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‘Wayne’s World’: Trial against longtime head of NRA Wayne LaPierre begins in New York

Eleven years ago, Wayne LaPierre, the CEO of the National Rifle Association (NRA), delivered a speech elevating the gun advocacy nonprofit after 20 elementary school children were shot and killed in Newtown, Connecticut.

That day, Mr LaPierre stood on a stage in a sophisticated dark suit and did what his lawyer said he believed one of his duties was as the executive vice president: talk to people to enlist their support for the NRA.

“The only thing that stops a bad guy with a gun is a good guy with a gun,” Mr LaPierre said.

His words shocked those in mourning but resonated with gun rights advocates, just as they had over the two decades that Mr LaPierrebecame the face of the organisation.

But Monday afternoon, the recently resigned Mr LaPierre sat in a plain blue suit adjacent to a twelve-person jury in a New York courtroom, awaiting opening arguments in New York Attorney General Letitia James’s trial against him and two other former or current NRA executives.

This time, Mr LaPierre just listened as Sarah Rogers, a lawyer representing the gun advocacy group, argued, “The NRA is not Wayne LaPierre.”

The position and power Mr LaPierre held for 32 years are under the microscope in the case of alleged corruption – brought by Ms James in 2020.

The New York attorney general alleges that for years, Mr LaPierre “routinely abused his authority” to conceal payments or reimbursements from the organisation for luxury trips taken on private jets, yachts or black-car service, expensive gifts for friends, employees or vendors, private security, lavish meals and more.

Ms James alleges that Mr LaPierre maintained power by retaining employees regardless of experience or skills that he believed would aid him in controlling the organisation – this includes his current co-defendants, former CFO Wilson “Woody” Phillips and general counsel John Frazer.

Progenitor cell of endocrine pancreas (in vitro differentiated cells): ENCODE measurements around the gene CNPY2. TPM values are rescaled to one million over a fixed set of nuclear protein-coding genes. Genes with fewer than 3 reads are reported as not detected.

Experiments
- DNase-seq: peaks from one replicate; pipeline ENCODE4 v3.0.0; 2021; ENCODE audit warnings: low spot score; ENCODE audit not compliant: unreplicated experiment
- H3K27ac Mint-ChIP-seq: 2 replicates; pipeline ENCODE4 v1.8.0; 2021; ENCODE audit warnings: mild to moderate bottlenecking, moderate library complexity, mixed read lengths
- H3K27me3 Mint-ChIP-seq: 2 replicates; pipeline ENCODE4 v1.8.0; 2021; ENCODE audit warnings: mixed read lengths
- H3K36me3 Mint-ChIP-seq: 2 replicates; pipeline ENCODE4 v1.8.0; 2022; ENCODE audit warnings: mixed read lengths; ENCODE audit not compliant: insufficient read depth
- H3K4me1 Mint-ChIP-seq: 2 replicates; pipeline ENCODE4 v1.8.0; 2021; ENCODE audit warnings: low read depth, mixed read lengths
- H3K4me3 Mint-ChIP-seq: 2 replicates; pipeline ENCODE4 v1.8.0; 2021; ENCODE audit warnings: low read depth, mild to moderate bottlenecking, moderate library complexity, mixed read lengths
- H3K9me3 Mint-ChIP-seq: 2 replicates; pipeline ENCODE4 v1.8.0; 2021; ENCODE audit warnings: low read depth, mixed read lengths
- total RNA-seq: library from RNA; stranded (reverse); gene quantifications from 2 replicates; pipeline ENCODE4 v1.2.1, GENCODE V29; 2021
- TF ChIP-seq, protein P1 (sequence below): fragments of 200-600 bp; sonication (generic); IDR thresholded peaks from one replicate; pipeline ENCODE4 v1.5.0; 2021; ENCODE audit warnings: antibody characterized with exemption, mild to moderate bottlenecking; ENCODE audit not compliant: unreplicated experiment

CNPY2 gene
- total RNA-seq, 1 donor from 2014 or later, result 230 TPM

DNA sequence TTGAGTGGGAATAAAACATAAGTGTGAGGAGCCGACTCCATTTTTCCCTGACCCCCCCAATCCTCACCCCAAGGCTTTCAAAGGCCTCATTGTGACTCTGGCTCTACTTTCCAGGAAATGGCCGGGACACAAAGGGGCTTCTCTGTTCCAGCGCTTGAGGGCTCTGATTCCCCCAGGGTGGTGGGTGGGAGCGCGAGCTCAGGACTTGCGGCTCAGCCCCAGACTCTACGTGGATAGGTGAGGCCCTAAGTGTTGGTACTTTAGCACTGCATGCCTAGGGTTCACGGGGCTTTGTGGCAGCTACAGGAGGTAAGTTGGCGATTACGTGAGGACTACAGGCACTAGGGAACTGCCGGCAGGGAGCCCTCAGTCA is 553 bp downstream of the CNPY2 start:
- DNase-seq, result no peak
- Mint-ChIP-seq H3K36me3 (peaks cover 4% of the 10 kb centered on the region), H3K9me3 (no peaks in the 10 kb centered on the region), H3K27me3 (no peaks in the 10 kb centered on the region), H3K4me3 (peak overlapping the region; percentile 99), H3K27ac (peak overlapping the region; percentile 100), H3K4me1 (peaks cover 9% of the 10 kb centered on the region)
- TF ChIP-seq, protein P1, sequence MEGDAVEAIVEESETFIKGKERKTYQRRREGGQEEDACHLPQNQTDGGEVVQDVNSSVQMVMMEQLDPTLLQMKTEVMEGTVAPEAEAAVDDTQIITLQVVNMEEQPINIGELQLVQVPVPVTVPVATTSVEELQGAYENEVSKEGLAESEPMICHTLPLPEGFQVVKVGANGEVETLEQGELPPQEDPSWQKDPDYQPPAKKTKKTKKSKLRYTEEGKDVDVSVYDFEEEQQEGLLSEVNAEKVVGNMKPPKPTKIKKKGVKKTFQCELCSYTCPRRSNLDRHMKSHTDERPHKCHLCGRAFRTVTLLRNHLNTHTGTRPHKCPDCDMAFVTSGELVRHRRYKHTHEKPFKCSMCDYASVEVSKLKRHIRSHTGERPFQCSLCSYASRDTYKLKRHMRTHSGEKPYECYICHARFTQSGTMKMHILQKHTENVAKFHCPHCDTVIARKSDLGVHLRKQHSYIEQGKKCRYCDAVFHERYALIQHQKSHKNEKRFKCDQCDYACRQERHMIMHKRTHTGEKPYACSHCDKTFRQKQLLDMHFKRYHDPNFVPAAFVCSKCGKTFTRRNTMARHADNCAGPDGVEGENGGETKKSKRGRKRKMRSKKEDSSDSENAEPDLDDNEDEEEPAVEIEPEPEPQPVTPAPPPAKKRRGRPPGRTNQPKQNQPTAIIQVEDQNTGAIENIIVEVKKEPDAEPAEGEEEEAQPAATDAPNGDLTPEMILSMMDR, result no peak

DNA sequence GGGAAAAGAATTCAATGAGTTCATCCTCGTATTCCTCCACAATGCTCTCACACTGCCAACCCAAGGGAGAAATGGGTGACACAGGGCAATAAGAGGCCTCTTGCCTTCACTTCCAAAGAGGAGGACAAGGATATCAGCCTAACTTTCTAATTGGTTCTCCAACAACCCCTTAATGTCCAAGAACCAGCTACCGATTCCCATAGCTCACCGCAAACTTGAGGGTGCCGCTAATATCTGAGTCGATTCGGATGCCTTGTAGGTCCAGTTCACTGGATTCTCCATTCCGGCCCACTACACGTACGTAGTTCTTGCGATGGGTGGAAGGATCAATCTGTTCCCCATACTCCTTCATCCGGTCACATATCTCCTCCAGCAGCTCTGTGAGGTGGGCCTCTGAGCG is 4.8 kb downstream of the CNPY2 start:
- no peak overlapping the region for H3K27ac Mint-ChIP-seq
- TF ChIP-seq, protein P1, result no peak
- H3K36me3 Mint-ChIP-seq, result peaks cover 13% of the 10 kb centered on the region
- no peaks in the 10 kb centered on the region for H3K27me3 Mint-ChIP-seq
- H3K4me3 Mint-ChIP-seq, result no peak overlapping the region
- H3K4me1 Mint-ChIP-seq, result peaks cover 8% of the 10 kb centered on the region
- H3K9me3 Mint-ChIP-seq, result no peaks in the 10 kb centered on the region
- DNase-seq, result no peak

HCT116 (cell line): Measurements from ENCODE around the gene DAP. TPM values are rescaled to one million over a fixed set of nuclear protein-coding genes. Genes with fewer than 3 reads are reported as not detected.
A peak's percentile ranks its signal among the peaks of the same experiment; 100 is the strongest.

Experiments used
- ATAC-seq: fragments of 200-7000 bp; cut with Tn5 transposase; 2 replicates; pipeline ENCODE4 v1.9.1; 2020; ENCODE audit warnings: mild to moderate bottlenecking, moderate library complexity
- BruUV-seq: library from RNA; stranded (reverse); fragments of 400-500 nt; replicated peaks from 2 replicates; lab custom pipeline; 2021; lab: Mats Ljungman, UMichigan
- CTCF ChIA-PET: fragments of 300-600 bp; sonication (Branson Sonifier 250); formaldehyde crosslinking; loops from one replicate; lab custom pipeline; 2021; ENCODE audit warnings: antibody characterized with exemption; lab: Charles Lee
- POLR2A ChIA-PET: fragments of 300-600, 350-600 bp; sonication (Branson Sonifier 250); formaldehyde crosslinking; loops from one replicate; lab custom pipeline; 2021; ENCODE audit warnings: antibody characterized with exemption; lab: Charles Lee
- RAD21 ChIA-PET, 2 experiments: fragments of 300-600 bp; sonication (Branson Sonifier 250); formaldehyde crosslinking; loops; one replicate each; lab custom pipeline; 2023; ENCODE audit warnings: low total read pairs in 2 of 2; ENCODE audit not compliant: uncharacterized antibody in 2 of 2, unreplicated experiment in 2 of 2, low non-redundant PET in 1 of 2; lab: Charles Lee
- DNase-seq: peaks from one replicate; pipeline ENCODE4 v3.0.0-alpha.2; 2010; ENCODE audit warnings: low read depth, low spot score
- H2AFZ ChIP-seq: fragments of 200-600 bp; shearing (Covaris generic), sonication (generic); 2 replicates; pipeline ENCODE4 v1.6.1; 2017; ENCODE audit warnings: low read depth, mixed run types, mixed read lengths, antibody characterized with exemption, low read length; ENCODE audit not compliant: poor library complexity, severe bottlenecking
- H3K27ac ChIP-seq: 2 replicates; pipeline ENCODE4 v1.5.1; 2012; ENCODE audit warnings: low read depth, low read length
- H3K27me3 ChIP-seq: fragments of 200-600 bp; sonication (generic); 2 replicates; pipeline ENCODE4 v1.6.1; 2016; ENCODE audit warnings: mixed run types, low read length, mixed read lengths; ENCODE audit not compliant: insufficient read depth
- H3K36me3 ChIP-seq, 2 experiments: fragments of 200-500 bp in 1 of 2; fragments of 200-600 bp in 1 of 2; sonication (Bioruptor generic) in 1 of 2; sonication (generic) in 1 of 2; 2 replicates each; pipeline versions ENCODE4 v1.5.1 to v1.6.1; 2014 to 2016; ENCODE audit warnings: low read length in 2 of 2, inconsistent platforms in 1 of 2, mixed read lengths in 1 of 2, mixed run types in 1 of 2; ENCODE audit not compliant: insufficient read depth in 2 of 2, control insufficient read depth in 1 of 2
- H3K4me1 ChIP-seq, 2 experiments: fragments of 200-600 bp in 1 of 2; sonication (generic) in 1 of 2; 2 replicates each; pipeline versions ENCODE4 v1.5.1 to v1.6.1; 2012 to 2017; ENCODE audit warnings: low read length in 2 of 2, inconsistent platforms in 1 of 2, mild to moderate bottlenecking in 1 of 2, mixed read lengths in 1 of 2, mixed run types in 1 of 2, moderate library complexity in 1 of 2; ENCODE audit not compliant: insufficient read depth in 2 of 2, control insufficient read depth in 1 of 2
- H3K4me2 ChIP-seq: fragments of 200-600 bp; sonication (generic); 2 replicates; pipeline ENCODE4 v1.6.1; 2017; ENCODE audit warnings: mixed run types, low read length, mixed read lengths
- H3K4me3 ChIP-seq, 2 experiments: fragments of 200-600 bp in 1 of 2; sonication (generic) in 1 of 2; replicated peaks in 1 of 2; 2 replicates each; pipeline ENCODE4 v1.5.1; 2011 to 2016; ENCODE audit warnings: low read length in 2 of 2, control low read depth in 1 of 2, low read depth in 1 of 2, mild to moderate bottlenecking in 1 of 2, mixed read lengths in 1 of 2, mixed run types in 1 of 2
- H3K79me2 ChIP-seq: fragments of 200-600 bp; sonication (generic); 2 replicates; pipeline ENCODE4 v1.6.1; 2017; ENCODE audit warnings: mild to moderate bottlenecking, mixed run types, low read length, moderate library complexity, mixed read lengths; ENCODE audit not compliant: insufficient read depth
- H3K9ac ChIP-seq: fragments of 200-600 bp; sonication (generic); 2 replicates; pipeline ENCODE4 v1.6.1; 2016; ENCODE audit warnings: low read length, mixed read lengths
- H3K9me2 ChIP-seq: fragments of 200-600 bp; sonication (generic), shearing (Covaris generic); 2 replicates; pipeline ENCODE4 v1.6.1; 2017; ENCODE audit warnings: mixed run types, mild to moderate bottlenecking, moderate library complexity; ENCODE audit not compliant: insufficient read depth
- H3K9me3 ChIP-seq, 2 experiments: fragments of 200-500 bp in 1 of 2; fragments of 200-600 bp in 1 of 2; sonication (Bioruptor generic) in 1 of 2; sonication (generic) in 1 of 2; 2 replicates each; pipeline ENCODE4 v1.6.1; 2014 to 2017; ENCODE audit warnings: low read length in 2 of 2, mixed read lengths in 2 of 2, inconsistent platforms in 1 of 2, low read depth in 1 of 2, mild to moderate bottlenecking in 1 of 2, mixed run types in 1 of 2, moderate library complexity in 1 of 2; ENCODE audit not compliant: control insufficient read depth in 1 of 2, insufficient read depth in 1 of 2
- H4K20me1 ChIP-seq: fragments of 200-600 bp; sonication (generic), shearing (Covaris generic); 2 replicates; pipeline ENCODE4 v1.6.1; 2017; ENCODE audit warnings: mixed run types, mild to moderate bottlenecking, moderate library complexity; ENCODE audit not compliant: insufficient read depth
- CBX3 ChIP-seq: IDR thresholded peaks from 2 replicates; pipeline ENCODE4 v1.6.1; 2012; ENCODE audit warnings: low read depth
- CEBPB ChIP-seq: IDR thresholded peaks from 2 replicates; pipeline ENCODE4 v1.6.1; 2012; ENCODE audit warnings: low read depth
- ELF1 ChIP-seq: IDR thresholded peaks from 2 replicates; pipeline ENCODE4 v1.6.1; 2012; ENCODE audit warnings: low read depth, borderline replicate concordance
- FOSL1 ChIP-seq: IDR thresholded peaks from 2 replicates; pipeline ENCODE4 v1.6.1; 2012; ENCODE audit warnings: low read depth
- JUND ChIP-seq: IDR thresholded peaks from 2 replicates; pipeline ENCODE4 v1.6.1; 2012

It also included a former defendant, former chief of staff Joshua Powell, who reached a settlement agreement with the AG last week. 

Ms James said in her complaint.

In total, the allegations paint Mr LaPierre as an autocratic executive who kept a leash around those in high-up positions in order to get what he wanted – something Monica Connell, an assistant attorney general, summed up by calling Mr LaPierre “the king of the NRA”

“The NRA allowed Wayne LaPierre … to operate the NRA as ‘Wayne’s World’ for decades,” Ms Connell said during opening arguments on Monday.

For years, stories about power struggles between former executives and Mr LaPierre have circulated the news cycles. Infighting between NRA leaders in 2019 revealed there was an alleged coup to try and oust Mr LaPierre.

But when members of the NRA were asked whether or not they were confident in Mr LaPierre’s leadership, they “overwhelmingly” voted ‘yes’.

Wayne LaPierre, National Rifle Association, addresses the Conservative Political Action Conference held in the Hyatt Regency on February 28, 2021 in Orlando, Florida

Mr LaPierre, who is largely credited with amplifying the pro-gun movement in the US, had spent a great deal of his time at the NRA helping diffuse tension between mass shootings and firearms.

Aside from his comments about the Sandy Hook Elementary School shooting in 2012, he also pointed the finger at a 2017 Las Vegas shooter’s access to bump stocks and accused Democrats of exploiting the Parkland school shooting for political gain.

Undoubtedly, Mr LaPierre’s commitment to the NRA helped elevate its status to what it’s as known today.

But the organisation has also faced some blows over the last few years – membership dropped from nearly six million in 2018 to under five million in 2021. Between 2020 and 2021 the organisation’s revenue also faced a dip of more than $50m.

New York Attorney General Letitia James

NRA general counsel John Frazer arrives to a courthouse in New York, Monday, 8 January 2024

Xural.com

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